BATON ROUGE — Gov. John Bel Edwards on Tuesday proposed closing a $750 million budget shortfall with cuts to the TOPS free college tuition program, safety net hospitals for the poor, colleges, and public schools.

The Democratic governor personally unveiled his recommendations to the House
Appropriations Committee with the opening statement: “I wish I had better news. I don’t. But we’re going to live in the real world.”

His proposal for the 2016-17 fiscal year that begins July 1 would provide a little more than one-third of the nearly $300 million financing needed to fully fund TOPS.

The spending plan would only pay for the privatized LSU hospitals in Shreveport, Monroe, New Orleans, Lafayette and Baton Rouge, giving them each a 3 percent cut. Safety net hospitals and clinics in Bogalusa, Lake Charles, Alexandria and Houma would be left without financing, threatening them with closure.

Public colleges would lose $46 million and K-12 education would take a $52 million hit. Payments to Louisiana’s private prison operators and sheriffs that house state prisoners in their local jails would take reductions. All 11 re-entry centers for state prisoners would be closed.

Three state museums, five state parks and seven state historic sites would shutter. And a new juvenile lock-up facility in Bunkie wouldn’t open as scheduled.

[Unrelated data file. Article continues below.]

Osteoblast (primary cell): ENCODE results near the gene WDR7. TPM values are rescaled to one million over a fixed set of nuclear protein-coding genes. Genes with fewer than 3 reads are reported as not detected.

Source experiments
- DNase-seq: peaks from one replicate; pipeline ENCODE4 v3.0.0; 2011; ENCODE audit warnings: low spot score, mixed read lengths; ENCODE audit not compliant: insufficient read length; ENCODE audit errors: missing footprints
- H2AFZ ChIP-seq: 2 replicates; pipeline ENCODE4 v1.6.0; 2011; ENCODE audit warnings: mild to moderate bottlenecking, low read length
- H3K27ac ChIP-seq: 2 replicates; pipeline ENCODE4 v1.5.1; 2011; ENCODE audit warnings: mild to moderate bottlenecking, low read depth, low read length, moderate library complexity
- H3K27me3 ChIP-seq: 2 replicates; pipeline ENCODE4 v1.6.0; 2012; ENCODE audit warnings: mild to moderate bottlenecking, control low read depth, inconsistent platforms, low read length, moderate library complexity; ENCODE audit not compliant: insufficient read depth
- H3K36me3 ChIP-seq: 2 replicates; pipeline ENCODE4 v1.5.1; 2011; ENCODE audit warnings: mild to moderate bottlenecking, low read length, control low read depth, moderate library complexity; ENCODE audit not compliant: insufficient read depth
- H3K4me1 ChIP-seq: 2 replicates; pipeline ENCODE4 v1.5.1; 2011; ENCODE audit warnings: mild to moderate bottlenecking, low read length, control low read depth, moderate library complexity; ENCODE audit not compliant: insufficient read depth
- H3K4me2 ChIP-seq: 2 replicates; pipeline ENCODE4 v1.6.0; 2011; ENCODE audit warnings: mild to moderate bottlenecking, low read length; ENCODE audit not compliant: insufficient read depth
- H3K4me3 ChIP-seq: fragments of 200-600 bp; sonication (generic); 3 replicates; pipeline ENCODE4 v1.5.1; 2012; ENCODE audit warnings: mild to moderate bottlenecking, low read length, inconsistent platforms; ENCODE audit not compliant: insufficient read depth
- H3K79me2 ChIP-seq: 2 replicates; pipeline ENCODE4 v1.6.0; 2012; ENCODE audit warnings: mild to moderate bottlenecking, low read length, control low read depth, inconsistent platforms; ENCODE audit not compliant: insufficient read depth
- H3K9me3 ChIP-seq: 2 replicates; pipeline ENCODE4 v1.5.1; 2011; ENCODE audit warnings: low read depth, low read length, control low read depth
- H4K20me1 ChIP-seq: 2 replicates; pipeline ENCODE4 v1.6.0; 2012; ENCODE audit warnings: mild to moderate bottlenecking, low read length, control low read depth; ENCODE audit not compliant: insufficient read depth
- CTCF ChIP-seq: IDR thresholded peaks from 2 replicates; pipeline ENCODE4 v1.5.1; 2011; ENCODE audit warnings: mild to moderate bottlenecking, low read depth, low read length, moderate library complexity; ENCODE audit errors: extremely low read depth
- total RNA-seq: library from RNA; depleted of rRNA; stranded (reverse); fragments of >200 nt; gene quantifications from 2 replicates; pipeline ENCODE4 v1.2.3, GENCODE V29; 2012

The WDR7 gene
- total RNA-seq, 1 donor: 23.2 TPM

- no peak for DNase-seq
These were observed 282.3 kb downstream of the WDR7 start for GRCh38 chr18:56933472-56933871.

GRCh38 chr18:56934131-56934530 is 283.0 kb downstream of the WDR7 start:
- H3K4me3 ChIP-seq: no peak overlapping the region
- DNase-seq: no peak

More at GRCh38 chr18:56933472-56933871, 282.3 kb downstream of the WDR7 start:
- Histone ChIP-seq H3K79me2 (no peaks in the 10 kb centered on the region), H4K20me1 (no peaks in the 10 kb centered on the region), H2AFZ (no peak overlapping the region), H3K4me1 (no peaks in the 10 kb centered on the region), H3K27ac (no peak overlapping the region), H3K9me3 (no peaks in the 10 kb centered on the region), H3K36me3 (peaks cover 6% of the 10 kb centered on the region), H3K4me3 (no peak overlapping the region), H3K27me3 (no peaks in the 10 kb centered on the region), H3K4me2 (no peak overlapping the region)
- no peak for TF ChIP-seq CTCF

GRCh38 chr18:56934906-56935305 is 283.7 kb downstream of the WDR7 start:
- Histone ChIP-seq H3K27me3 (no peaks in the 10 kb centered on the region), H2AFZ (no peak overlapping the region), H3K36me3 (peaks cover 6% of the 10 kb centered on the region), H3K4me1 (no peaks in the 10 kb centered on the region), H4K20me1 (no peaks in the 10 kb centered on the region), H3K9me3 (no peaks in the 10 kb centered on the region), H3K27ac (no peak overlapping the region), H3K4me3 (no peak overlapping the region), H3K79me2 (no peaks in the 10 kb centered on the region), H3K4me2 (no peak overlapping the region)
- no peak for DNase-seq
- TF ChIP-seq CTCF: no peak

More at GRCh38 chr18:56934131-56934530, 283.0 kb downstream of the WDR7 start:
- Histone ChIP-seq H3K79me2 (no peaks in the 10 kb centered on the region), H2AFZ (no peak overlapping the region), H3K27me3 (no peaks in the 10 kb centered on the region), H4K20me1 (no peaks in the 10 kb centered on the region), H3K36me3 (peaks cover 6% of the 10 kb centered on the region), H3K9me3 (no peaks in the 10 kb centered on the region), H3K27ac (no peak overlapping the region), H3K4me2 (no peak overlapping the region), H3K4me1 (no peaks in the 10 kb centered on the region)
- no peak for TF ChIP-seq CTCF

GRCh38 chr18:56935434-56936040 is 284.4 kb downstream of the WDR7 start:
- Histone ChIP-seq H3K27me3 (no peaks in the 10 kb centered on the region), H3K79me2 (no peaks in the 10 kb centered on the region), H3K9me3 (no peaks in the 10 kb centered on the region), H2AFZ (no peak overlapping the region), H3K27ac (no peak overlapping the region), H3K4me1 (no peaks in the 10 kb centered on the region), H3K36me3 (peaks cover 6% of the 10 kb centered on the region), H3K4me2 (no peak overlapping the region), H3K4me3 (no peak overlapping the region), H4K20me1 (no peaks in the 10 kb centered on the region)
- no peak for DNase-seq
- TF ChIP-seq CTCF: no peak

Lawmakers raised taxes in a special legislative session earlier this year to lessen cuts, but it wasn’t enough to fill all gaps. They can’t raise taxes in the current regular session that runs through June 6. Edwards said he’ll seek another special session later this year to try to boost taxes further to help close the shortfall.

“Make no mistake. We do need additional revenue,” the governor said.

2 COMMENTS

  1. Imagine the health and economic impact if Louisiana legislators simply raised the cigarette tax (of the least healthy state in the nation) to the national average ($1.61). They could have spared higher education and TOPS. Instead, the tiny 22-cent increase gives Louisiana the 33rd highest (or lowest) tax on a pack of smokes in the country (up from #36). Annual costs associated with cigarette smoke in the state are in the $BILLIONS. Here’s some food for thought for the next special session: https://www.linkedin.com/pulse/food-thought-related-louisianas-budget-crisis-proposed-jim-pittman?trk=prof-post

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